April 12, 2023
SEOUL – South Korea on Tuesday strongly denounced Japan’s latest claims to the Dokdo islets, calling in Tokyo’s deputy envoy in Seoul, as tensions reignite ahead of a potential summit to be held on the sidelines of a Group of Seven meeting in Tokyo in May.
“The Japanese blue book is repeating its unreasonable claims to Dokdo — the islets that clearly belong to us, historically, geographically and legally speaking,” the Foreign Ministry in Seoul said in a statement, referring to an annual foreign policy review issued in April. The book has endorsed such claims to Dokdo over the last five years.
The Korean government, Seoul’s Foreign Ministry added, would fight off “any and all such reasonable claims” to follow, delivering the complaint in person by summoning Naoki Kumagai, deputy chief of mission at the Japanese Embassy.
The latest flare-up in tensions comes at a time when Seoul is seeking to move past a historical dispute over Tokyo’s wartime forced labor during World War II that left Korean victims without a due apology and compensation for the rights abuses.
In a show of good faith, the Yoon Suk Yeol administration revealed a March 6 decision that skips an official apology and direct compensation from the Japanese companies found liable for damages in a 2018 Korean court ruling.
Since March, Seoul has been waiting for Tokyo to roll out what it says is a “sincere response” to the March initiative, which would involve the Japanese firms contributing to either a Korean fund going to the victims or a Korea-Japan fund meant to be used for younger Koreans as a symbol of reconciliation. Neither has taken place, with Japan showing little sign that the status quo could change.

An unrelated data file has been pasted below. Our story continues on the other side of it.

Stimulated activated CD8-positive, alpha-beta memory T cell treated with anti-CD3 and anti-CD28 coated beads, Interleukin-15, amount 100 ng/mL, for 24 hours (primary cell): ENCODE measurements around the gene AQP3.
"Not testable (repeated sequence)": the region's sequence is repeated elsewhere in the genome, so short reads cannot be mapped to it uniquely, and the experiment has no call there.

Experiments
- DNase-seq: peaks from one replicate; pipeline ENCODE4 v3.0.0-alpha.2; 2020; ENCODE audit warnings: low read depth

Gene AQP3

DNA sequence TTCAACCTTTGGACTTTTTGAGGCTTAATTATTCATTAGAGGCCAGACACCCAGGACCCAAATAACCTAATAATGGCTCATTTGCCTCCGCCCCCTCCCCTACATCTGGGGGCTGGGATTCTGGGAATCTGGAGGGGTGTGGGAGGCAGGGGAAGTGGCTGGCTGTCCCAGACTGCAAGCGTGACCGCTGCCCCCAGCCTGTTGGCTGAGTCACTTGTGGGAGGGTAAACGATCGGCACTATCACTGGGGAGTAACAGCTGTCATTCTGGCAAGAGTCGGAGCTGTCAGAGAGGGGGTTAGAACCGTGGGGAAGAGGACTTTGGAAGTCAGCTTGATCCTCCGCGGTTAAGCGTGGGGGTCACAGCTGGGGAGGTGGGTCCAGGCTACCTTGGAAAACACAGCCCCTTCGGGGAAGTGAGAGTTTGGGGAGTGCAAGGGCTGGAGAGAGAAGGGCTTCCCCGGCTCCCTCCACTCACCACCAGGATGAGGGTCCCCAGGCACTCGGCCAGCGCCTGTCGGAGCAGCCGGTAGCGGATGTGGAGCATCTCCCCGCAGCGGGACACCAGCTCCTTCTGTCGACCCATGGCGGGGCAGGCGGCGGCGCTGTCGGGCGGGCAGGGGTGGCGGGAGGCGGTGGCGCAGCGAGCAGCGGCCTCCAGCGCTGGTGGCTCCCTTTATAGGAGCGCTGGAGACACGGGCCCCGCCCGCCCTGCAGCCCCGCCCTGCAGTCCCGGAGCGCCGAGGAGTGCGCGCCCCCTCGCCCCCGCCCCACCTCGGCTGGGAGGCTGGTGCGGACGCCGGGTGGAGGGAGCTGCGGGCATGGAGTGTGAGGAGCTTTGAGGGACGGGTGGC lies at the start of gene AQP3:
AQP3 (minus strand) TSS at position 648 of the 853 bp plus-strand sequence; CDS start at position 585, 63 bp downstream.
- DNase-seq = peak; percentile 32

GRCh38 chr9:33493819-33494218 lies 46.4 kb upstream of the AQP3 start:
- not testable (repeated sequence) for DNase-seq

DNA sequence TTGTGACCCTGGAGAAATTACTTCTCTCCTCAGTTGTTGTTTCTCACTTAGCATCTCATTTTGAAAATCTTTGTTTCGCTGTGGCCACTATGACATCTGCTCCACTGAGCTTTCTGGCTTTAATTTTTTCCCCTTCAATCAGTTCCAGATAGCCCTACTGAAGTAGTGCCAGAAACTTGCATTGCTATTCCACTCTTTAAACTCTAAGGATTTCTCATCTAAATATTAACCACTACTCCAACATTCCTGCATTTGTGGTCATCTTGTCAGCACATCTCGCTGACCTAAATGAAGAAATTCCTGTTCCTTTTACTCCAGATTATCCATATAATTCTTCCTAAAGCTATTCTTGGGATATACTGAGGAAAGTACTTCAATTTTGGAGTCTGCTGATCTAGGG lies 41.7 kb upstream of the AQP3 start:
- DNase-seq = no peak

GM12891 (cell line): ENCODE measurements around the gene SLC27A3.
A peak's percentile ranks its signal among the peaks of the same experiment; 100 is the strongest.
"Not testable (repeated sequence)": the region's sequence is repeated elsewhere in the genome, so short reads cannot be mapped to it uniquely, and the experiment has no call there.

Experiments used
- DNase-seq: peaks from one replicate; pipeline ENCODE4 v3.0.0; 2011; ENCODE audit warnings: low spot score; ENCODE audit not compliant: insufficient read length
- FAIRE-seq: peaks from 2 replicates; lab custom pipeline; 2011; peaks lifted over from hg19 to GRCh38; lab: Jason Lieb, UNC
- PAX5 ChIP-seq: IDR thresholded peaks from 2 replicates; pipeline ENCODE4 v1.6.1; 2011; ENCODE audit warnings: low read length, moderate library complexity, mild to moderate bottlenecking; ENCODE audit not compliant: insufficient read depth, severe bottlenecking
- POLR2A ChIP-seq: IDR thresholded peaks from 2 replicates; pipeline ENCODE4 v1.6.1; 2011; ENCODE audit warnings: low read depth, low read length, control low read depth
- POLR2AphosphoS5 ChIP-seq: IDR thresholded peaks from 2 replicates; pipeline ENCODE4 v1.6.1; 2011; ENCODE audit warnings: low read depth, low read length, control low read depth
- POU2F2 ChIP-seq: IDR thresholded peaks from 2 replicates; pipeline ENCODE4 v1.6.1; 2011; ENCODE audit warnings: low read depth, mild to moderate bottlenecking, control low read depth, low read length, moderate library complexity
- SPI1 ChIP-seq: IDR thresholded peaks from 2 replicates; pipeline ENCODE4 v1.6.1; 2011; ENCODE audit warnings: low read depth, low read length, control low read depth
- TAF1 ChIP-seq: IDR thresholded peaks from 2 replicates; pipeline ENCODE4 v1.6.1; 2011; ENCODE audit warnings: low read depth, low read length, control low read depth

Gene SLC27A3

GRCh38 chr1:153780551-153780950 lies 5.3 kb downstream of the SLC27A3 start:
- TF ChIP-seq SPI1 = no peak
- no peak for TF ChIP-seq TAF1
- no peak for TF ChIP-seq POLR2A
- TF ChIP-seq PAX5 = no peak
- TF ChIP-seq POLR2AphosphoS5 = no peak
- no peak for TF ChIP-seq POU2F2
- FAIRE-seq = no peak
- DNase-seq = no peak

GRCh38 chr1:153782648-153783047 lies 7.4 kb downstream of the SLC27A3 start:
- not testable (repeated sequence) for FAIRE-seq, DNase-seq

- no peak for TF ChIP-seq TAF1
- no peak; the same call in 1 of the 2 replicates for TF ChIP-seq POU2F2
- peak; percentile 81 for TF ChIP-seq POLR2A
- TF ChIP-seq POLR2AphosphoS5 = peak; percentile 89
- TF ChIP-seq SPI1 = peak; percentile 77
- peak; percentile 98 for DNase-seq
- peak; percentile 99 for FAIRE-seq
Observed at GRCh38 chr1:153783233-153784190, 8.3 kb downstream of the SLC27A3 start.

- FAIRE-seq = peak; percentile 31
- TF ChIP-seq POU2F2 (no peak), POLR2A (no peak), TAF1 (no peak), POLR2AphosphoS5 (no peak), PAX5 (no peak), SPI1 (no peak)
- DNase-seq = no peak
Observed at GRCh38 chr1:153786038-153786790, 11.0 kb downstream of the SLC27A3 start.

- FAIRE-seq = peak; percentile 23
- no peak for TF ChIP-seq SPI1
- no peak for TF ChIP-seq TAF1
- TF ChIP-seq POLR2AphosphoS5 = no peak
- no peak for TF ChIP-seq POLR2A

Japan maintains a 1965 agreement that normalized bilateral ties following Seoul’s 1945 independence from Tokyo had resolved the issue. The Japanese blue book, revealed Tuesday, essentially reaffirms this position, because it does not specifically address “upholding Japan’s previous stance on its 1910-45 rule of the Korean Peninsula.”
That stance is often reduced to the 1998 Seoul-Tokyo declaration, which discusses Japan’s “genuine reflection on its wartime past and sincere apology for it.” Korea has indicated that reiterating the apology could replace issuing a separate formal apology for the Korean labor victims.
Lim Soo-suk, the spokesperson for Seoul’s Foreign Ministry, urged Tokyo to reaffirm its commitment to the 1998 apology. Meanwhile, a senior Foreign Ministry official expressed regrets over the fact the Japan tries to water down its wartime abuses in its latest foreign policy review, calling out Japan for its claims “that make no sense.”
Despite the flare-up in tensions, the potential May summit to take place on the sidelines of a Group of Seven meeting in Hiroshima is expected to bring the two neighbors closer as they bolster efforts to fight off growing nuclear threats from North Korea. Deeper cooperation over “common interests” is a priority, according to the Yoon administration.